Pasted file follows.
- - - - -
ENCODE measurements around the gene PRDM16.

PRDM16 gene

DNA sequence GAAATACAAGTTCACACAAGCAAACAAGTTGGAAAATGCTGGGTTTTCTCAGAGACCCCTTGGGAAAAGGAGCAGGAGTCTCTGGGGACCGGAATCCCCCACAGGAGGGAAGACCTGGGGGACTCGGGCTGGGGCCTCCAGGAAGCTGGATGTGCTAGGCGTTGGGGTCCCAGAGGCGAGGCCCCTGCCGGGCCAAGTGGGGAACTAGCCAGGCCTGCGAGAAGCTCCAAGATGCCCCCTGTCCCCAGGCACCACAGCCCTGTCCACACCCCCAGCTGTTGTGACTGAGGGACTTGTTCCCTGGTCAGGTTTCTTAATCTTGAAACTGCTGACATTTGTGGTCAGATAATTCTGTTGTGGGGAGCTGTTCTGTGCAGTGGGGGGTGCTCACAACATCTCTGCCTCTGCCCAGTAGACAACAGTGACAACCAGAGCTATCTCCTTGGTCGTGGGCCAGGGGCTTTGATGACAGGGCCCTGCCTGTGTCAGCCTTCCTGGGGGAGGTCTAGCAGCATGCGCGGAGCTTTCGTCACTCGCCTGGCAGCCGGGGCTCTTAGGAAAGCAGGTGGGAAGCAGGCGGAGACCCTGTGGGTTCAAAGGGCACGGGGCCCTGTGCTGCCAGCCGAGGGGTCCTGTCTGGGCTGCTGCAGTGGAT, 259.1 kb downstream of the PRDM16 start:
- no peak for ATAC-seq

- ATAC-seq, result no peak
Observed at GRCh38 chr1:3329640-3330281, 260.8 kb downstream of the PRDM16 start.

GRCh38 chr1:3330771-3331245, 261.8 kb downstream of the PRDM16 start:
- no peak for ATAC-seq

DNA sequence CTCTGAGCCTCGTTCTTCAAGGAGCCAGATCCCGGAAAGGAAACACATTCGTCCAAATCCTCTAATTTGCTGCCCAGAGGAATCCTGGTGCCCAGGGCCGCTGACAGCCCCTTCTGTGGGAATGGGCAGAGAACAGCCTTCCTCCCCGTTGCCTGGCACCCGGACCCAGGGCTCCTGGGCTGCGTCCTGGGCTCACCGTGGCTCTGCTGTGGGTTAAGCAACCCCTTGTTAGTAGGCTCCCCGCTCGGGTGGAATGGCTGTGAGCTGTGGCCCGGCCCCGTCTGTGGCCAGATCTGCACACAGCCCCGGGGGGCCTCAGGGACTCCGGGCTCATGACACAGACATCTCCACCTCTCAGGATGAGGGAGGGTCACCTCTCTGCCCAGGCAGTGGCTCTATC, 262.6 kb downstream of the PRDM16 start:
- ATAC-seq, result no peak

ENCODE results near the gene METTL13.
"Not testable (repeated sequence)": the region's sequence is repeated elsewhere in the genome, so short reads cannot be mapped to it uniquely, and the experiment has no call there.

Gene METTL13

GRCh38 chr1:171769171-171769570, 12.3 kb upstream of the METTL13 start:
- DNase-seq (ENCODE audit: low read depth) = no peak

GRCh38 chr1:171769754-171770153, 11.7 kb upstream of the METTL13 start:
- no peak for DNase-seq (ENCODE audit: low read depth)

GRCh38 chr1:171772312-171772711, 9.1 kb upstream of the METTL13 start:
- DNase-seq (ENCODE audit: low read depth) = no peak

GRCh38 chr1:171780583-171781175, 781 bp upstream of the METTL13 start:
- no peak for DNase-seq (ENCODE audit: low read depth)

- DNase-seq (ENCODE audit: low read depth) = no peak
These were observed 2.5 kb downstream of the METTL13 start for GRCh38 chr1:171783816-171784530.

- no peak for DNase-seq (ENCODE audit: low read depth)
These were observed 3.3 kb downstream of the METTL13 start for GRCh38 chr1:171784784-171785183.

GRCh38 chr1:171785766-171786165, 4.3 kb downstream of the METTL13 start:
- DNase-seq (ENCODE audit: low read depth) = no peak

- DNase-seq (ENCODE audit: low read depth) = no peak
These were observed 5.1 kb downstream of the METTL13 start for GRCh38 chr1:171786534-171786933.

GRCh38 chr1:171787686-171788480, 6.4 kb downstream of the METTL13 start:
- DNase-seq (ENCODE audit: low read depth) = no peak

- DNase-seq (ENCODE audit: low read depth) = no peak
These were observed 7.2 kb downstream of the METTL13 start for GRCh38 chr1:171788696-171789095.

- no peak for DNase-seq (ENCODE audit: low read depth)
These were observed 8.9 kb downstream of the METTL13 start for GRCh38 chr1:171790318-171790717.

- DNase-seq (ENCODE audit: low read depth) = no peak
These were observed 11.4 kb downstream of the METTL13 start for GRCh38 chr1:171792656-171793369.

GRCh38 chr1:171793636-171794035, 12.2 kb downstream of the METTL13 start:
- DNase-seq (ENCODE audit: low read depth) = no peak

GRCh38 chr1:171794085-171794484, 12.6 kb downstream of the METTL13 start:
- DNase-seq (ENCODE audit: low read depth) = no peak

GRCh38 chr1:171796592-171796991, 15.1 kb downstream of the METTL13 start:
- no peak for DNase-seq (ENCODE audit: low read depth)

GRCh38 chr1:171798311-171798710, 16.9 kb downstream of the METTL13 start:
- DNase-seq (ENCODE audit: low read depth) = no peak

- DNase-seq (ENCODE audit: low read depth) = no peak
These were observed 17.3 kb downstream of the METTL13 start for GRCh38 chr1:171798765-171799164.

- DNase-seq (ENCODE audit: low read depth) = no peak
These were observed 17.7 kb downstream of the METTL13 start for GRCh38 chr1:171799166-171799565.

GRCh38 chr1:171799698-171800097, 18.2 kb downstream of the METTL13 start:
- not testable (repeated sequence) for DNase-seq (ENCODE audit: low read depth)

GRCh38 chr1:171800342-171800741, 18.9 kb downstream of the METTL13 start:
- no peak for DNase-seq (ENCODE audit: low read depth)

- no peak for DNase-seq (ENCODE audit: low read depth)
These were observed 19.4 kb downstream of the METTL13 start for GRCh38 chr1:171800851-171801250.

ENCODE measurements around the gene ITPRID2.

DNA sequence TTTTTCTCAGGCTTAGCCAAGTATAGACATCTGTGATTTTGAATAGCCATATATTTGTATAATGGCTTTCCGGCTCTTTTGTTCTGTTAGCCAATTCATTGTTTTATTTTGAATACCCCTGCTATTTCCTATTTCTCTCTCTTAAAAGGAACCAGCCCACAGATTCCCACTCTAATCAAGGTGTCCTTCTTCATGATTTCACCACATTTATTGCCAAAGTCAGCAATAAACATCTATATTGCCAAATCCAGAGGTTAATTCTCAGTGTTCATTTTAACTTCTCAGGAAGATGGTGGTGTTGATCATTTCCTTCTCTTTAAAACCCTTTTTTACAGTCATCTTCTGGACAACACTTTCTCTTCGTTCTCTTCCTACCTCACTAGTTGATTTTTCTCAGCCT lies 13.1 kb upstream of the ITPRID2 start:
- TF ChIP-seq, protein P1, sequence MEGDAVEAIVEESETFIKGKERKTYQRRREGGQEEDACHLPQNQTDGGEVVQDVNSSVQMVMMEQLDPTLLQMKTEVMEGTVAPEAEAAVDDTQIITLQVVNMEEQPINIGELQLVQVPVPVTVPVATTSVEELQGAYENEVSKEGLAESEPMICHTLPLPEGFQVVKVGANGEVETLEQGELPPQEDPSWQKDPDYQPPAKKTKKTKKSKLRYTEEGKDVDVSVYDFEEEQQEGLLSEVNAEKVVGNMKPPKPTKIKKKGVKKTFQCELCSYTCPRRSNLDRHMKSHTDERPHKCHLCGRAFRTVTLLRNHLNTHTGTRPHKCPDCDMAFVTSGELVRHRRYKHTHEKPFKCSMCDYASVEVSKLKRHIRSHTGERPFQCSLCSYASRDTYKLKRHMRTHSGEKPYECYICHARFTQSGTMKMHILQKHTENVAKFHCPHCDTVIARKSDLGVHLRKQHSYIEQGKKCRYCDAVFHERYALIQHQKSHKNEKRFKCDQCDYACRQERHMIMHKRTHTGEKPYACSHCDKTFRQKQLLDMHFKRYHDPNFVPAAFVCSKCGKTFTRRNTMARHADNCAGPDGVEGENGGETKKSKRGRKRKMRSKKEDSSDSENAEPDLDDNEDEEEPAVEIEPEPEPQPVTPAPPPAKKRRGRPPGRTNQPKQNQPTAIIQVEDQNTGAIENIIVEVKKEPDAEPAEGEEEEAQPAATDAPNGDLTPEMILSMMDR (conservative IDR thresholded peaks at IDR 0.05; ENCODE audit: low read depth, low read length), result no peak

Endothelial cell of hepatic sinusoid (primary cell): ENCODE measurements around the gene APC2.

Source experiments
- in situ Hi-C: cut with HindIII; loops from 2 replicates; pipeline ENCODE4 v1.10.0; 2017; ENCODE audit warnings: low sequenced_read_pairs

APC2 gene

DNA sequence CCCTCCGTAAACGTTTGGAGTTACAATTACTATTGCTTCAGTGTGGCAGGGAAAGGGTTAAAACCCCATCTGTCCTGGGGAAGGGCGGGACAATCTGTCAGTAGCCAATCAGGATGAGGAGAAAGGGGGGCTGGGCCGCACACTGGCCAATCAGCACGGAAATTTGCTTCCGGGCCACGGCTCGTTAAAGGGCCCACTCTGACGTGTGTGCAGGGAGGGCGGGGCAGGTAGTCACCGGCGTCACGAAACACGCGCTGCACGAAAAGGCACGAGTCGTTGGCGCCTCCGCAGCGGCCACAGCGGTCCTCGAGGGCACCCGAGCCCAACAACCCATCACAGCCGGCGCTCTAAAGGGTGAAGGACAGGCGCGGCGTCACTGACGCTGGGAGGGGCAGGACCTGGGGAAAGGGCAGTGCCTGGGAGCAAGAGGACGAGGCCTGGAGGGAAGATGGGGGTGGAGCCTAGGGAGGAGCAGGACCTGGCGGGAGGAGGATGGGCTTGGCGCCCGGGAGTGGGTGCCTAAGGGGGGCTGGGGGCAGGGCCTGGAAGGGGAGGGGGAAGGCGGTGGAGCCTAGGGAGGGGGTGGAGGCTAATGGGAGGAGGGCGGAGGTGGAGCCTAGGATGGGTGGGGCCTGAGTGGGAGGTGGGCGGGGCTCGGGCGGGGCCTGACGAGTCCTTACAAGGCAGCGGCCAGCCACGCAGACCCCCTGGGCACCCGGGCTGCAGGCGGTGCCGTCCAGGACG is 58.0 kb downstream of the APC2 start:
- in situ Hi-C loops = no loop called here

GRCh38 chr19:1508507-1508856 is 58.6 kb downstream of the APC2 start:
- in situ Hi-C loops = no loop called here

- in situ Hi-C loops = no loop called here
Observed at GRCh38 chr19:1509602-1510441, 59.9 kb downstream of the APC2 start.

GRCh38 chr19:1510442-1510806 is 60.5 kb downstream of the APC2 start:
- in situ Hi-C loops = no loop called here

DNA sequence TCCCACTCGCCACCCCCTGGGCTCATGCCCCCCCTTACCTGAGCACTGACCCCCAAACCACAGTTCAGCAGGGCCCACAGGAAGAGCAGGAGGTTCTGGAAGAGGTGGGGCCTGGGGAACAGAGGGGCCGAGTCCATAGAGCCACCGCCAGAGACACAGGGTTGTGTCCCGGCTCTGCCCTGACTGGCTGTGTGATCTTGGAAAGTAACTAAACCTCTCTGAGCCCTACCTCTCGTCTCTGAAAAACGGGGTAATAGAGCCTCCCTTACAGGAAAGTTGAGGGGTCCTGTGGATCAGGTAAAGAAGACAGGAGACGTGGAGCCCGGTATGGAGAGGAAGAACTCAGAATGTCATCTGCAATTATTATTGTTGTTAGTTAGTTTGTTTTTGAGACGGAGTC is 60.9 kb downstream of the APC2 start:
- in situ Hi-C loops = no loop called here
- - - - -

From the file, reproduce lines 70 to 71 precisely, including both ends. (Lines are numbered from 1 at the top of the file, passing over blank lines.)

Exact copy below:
- in situ Hi-C loops = no loop called here

DNA sequence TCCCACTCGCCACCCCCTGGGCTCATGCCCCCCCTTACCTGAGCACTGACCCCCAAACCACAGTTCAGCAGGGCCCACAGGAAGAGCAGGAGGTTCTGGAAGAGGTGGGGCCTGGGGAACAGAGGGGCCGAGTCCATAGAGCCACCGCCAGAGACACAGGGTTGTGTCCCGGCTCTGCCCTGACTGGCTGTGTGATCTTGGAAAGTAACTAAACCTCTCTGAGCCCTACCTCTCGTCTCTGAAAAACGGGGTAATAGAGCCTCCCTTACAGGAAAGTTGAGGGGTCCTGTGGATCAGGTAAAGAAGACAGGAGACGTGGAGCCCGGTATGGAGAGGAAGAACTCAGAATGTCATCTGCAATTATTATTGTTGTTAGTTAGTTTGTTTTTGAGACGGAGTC is 60.9 kb downstream of the APC2 start: